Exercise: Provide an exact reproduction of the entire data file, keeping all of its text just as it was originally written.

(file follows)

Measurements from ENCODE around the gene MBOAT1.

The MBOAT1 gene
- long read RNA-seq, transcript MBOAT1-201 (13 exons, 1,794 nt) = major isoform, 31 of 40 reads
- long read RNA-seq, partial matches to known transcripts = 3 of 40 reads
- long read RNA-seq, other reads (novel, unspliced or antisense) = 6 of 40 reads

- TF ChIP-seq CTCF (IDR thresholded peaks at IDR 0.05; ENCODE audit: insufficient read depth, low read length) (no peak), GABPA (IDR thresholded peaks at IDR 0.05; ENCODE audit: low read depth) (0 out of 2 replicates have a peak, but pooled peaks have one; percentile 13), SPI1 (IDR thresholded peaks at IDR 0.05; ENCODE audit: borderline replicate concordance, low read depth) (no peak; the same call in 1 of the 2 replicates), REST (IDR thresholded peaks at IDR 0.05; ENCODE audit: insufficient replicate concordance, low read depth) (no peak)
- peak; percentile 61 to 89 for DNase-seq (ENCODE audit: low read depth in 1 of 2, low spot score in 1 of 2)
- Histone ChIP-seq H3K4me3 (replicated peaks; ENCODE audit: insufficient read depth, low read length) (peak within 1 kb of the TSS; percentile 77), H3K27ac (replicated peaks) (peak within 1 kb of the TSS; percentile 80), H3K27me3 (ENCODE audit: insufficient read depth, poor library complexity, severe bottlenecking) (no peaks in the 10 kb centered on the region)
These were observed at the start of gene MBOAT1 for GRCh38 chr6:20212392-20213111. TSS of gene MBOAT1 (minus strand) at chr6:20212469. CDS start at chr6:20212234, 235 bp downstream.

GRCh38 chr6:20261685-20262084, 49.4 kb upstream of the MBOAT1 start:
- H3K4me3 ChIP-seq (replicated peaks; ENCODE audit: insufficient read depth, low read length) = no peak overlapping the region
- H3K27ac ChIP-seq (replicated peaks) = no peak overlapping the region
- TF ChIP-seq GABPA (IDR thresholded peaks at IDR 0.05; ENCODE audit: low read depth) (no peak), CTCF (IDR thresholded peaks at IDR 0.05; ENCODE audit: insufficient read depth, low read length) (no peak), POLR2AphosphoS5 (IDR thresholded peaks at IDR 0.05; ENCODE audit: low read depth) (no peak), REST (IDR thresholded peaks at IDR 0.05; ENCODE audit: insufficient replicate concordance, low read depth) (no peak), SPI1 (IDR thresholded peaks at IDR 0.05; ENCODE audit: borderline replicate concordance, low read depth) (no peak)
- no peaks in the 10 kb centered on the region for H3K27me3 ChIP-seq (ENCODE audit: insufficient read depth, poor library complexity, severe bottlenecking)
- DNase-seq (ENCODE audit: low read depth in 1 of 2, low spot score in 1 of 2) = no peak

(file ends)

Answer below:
Measurements from ENCODE around the gene MBOAT1.

The MBOAT1 gene
- long read RNA-seq, transcript MBOAT1-201 (13 exons, 1,794 nt) = major isoform, 31 of 40 reads
- long read RNA-seq, partial matches to known transcripts = 3 of 40 reads
- long read RNA-seq, other reads (novel, unspliced or antisense) = 6 of 40 reads

- TF ChIP-seq CTCF (IDR thresholded peaks at IDR 0.05; ENCODE audit: insufficient read depth, low read length) (no peak), GABPA (IDR thresholded peaks at IDR 0.05; ENCODE audit: low read depth) (0 out of 2 replicates have a peak, but pooled peaks have one; percentile 13), SPI1 (IDR thresholded peaks at IDR 0.05; ENCODE audit: borderline replicate concordance, low read depth) (no peak; the same call in 1 of the 2 replicates), REST (IDR thresholded peaks at IDR 0.05; ENCODE audit: insufficient replicate concordance, low read depth) (no peak)
- peak; percentile 61 to 89 for DNase-seq (ENCODE audit: low read depth in 1 of 2, low spot score in 1 of 2)
- Histone ChIP-seq H3K4me3 (replicated peaks; ENCODE audit: insufficient read depth, low read length) (peak within 1 kb of the TSS; percentile 77), H3K27ac (replicated peaks) (peak within 1 kb of the TSS; percentile 80), H3K27me3 (ENCODE audit: insufficient read depth, poor library complexity, severe bottlenecking) (no peaks in the 10 kb centered on the region)
These were observed at the start of gene MBOAT1 for GRCh38 chr6:20212392-20213111. TSS of gene MBOAT1 (minus strand) at chr6:20212469. CDS start at chr6:20212234, 235 bp downstream.

GRCh38 chr6:20261685-20262084, 49.4 kb upstream of the MBOAT1 start:
- H3K4me3 ChIP-seq (replicated peaks; ENCODE audit: insufficient read depth, low read length) = no peak overlapping the region
- H3K27ac ChIP-seq (replicated peaks) = no peak overlapping the region
- TF ChIP-seq GABPA (IDR thresholded peaks at IDR 0.05; ENCODE audit: low read depth) (no peak), CTCF (IDR thresholded peaks at IDR 0.05; ENCODE audit: insufficient read depth, low read length) (no peak), POLR2AphosphoS5 (IDR thresholded peaks at IDR 0.05; ENCODE audit: low read depth) (no peak), REST (IDR thresholded peaks at IDR 0.05; ENCODE audit: insufficient replicate concordance, low read depth) (no peak), SPI1 (IDR thresholded peaks at IDR 0.05; ENCODE audit: borderline replicate concordance, low read depth) (no peak)
- no peaks in the 10 kb centered on the region for H3K27me3 ChIP-seq (ENCODE audit: insufficient read depth, poor library complexity, severe bottlenecking)
- DNase-seq (ENCODE audit: low read depth in 1 of 2, low spot score in 1 of 2) = no peak